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Will my spouse’s tax debt affect me?

Yes. If your spouse owes back taxes or other federal debts, it can affect your refund, but only if you file your return jointly. The interested agency can try to recover the debt using your tax refund if they are unable to do so using your spouse’s.

If you do not want your refund to be taken away to satisfy your spouse’s debt, you can file for Injured Spouse. This is an IRS relief program that allows spouses to get released from responsibility to pay a debt entirely owed by their spouse. You can file for Injured Spouse Allocation by completing Form 8379.

Even if your refund has been taken due to your spouse’s debt, you may be able to retrieve it by filing for Injured Spouse relief. The following must be accurate to recover your refund:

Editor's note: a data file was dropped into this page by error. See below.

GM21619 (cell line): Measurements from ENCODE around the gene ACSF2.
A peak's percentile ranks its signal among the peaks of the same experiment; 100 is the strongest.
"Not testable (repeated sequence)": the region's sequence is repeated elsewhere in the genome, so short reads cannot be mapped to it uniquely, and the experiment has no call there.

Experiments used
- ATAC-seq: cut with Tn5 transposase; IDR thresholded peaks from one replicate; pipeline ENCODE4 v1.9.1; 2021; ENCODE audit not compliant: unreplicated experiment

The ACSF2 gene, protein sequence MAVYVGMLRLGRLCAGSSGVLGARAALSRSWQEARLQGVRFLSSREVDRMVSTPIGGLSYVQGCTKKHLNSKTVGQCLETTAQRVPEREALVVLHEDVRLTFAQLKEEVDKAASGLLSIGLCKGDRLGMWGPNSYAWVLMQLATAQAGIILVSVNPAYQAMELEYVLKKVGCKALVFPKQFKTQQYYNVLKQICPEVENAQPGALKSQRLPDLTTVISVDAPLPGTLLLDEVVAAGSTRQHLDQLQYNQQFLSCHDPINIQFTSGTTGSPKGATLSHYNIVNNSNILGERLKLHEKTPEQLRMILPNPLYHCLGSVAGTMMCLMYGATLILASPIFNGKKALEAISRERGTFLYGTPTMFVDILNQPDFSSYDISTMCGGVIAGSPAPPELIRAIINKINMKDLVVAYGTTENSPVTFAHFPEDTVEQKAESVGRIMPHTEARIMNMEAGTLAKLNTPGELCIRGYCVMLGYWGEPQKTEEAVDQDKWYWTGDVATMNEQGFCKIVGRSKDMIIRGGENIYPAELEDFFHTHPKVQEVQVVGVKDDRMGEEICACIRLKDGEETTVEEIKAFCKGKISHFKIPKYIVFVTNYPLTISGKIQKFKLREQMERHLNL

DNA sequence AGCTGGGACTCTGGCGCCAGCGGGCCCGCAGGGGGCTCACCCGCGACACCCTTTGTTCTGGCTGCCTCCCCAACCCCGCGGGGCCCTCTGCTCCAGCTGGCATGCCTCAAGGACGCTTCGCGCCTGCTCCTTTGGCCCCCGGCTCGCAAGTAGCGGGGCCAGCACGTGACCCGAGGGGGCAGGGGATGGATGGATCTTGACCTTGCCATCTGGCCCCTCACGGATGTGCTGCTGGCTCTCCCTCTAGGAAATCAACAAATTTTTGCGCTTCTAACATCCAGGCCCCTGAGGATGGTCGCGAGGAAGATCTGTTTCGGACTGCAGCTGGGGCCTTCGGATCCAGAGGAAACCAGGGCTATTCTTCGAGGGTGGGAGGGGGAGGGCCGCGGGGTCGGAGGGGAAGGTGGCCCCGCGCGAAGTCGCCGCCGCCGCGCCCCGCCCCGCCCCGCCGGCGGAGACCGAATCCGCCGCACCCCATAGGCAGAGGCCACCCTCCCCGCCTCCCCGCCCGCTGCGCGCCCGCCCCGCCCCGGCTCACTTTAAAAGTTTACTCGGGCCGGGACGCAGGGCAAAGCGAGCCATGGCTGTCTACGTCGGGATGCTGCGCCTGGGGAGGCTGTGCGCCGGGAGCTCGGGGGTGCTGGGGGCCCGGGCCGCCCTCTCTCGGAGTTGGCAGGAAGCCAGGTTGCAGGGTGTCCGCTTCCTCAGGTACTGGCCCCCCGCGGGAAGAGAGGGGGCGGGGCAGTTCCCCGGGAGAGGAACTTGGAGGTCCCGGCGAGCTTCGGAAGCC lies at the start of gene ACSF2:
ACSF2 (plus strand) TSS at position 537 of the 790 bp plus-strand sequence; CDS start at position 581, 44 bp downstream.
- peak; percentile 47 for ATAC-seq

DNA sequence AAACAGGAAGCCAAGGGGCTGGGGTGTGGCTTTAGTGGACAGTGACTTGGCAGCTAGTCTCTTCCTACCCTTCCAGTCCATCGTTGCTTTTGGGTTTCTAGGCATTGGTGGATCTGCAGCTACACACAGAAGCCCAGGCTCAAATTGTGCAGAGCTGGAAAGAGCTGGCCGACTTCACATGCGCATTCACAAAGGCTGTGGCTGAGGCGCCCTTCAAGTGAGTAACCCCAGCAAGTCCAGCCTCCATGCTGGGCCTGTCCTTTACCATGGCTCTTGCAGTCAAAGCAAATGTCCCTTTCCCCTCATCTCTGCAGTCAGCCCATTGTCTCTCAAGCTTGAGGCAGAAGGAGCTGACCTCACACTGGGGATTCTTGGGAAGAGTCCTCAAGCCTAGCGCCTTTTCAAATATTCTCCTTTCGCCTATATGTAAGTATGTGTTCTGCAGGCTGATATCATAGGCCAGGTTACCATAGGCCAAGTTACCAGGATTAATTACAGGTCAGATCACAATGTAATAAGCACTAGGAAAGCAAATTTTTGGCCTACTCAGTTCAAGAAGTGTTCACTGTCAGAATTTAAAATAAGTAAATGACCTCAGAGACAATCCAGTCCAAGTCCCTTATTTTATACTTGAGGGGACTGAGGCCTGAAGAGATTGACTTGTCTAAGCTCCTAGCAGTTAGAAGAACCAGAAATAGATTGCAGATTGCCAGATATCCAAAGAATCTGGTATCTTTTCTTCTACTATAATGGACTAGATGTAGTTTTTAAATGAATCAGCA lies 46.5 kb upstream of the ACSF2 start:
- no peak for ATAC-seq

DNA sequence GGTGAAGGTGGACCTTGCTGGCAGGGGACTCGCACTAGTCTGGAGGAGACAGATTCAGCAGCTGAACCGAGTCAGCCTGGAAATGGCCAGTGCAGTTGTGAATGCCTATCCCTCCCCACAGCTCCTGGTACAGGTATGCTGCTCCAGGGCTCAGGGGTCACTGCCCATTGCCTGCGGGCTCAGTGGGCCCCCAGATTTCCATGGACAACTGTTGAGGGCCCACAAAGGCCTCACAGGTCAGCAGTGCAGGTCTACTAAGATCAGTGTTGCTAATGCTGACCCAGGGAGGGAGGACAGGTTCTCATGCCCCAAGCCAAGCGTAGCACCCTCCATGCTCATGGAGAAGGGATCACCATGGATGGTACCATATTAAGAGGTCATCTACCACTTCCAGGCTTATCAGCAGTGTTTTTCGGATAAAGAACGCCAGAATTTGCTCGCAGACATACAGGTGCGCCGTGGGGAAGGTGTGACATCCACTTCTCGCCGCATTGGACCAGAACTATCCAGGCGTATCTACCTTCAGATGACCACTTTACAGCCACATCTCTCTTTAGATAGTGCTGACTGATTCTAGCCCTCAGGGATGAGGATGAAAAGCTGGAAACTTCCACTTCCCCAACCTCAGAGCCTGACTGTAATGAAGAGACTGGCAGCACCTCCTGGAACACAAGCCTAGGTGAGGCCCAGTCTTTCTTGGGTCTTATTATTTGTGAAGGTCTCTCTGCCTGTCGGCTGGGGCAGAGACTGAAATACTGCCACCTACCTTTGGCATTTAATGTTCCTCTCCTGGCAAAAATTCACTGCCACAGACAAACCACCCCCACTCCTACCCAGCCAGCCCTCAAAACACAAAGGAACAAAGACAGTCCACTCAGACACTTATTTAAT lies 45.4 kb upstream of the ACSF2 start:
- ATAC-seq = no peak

• You filed a joint tax return with your spouse.
  • The return had a refund due, all or a part of which was applied to satisfy your spouse’s debt.
  • You reported income (from any source) on the tax return.
  • Your spouse owes the entire debt.
  • You made estimated tax payments or had your income withheld for paying taxes, and/or you claimed the Earned Income Tax Credit (EITC) or other refundable tax credits on the joint return you filed with your spouse.

You can file Form 8379 Injured Spouse Allocation with your tax return. If you are filing for Injured Spouse relief with your return, it may delay your refund; the IRS will need time to review your return and process your request for relief. It might take up to 14 weeks for your refund to reach you.

If you have already filed your return, you may then file the form separately. The IRS takes around eight weeks to process Form 8379.

If you have any inquiries about your tax refund, you may contact the Treasury’s Financial Management Services Department (FMS) at 1-800-304-3107.